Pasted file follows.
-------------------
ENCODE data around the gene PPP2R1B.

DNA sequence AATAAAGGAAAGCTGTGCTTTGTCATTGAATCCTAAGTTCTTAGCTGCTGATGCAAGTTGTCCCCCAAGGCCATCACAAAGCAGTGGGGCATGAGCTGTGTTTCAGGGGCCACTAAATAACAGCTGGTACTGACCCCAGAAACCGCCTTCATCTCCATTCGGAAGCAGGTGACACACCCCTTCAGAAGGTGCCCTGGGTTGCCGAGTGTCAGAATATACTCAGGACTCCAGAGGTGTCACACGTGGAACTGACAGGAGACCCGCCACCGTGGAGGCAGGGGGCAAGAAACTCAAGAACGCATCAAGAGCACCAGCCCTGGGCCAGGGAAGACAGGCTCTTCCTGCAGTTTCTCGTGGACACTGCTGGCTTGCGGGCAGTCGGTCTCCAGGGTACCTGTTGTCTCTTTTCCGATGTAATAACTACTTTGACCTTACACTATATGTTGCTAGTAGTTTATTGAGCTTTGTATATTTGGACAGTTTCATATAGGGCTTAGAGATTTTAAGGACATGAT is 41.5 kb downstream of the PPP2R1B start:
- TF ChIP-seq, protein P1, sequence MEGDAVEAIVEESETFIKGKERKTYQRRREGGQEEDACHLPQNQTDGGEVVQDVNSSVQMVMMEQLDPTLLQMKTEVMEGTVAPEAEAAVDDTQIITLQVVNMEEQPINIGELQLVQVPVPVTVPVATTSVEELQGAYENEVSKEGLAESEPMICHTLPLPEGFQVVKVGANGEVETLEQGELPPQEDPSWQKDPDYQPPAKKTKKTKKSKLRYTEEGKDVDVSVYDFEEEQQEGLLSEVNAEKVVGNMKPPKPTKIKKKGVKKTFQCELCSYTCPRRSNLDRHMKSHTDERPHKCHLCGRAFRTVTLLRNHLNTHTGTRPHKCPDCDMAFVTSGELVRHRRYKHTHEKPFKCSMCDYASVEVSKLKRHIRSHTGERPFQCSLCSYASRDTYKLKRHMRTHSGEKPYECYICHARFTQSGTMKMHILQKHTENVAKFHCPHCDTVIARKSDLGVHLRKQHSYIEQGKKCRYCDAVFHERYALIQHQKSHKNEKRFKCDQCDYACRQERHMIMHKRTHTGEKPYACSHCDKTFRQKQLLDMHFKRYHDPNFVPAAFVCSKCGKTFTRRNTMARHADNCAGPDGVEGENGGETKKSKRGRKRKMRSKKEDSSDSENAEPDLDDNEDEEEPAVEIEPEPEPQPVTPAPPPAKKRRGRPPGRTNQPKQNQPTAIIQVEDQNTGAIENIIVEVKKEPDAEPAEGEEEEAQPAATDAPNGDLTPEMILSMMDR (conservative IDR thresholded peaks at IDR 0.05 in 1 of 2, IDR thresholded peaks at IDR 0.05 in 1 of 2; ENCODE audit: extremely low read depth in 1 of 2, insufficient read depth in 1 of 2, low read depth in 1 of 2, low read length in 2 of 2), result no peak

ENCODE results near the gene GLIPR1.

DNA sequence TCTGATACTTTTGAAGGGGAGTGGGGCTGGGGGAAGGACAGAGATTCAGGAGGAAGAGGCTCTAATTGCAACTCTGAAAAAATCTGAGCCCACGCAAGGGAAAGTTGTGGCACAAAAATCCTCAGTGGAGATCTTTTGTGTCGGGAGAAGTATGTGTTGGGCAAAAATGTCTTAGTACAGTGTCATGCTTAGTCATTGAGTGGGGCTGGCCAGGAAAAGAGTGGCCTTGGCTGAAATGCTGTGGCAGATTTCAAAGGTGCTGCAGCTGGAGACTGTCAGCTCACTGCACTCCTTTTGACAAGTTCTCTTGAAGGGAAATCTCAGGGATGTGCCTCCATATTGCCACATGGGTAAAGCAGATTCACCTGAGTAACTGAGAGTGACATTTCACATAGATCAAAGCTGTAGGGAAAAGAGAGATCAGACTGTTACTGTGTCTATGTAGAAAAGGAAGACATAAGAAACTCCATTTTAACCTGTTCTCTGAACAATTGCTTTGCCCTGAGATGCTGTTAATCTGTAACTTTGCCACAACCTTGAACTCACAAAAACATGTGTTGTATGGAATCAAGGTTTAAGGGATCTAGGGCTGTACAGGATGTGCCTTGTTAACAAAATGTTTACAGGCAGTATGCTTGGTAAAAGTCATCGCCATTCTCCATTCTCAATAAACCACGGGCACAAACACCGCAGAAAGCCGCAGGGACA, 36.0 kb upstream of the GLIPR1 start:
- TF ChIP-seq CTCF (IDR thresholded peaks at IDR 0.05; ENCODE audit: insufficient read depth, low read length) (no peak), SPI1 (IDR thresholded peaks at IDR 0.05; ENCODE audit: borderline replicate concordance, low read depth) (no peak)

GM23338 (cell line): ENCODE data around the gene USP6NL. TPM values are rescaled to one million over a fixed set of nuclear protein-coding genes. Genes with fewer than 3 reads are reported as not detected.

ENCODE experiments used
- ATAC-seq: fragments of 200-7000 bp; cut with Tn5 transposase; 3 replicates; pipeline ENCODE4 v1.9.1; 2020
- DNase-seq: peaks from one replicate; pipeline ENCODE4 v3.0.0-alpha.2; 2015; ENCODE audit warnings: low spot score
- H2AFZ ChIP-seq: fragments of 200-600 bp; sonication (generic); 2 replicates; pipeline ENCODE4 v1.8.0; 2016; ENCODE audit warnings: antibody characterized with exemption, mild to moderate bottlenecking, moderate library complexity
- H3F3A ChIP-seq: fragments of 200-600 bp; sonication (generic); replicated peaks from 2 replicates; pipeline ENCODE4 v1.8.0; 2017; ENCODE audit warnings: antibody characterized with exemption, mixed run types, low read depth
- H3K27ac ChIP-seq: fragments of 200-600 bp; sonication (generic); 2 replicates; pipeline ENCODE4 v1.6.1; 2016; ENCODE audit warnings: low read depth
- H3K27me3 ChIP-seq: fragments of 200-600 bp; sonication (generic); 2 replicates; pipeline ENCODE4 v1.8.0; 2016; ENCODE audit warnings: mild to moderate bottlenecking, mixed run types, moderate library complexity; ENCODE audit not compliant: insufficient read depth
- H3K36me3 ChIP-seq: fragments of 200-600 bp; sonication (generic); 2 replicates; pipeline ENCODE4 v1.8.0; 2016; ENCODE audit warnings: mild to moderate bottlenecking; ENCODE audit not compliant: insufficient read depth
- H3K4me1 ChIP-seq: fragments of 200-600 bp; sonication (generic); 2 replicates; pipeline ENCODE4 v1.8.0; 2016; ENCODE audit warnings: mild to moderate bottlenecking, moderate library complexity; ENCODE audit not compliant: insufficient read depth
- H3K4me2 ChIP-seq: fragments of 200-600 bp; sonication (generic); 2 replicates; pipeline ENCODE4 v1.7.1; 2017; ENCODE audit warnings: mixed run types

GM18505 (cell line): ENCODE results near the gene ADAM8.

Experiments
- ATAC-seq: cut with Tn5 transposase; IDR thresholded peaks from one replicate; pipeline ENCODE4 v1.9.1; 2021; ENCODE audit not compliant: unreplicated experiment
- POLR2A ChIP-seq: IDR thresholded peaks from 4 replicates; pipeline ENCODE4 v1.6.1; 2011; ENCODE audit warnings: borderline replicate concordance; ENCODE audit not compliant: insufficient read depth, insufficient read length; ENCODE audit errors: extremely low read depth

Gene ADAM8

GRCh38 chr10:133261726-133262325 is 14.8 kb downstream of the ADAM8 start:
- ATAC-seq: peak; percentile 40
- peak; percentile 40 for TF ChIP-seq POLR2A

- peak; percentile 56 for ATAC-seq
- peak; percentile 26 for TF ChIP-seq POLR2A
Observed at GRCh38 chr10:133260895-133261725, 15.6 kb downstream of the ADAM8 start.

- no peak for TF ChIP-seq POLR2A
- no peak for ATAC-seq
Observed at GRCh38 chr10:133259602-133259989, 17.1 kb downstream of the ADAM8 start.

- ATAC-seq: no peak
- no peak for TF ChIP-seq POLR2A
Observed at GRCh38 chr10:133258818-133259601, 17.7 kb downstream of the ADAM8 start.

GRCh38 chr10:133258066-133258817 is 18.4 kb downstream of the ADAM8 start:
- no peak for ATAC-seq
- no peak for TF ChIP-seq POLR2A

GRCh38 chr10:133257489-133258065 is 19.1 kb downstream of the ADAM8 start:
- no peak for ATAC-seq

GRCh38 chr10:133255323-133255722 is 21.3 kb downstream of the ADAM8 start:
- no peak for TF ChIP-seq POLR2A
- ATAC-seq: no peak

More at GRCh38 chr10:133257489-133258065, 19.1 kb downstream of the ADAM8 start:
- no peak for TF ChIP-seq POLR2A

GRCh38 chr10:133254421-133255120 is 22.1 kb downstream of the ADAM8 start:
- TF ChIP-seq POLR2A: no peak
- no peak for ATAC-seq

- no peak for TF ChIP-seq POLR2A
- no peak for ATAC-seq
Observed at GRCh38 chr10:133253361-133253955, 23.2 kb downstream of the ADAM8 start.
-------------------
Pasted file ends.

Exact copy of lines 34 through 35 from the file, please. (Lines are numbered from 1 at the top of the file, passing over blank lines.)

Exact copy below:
Observed at GRCh38 chr10:133258818-133259601, 17.7 kb downstream of the ADAM8 start.

GRCh38 chr10:133258066-133258817 is 18.4 kb downstream of the ADAM8 start: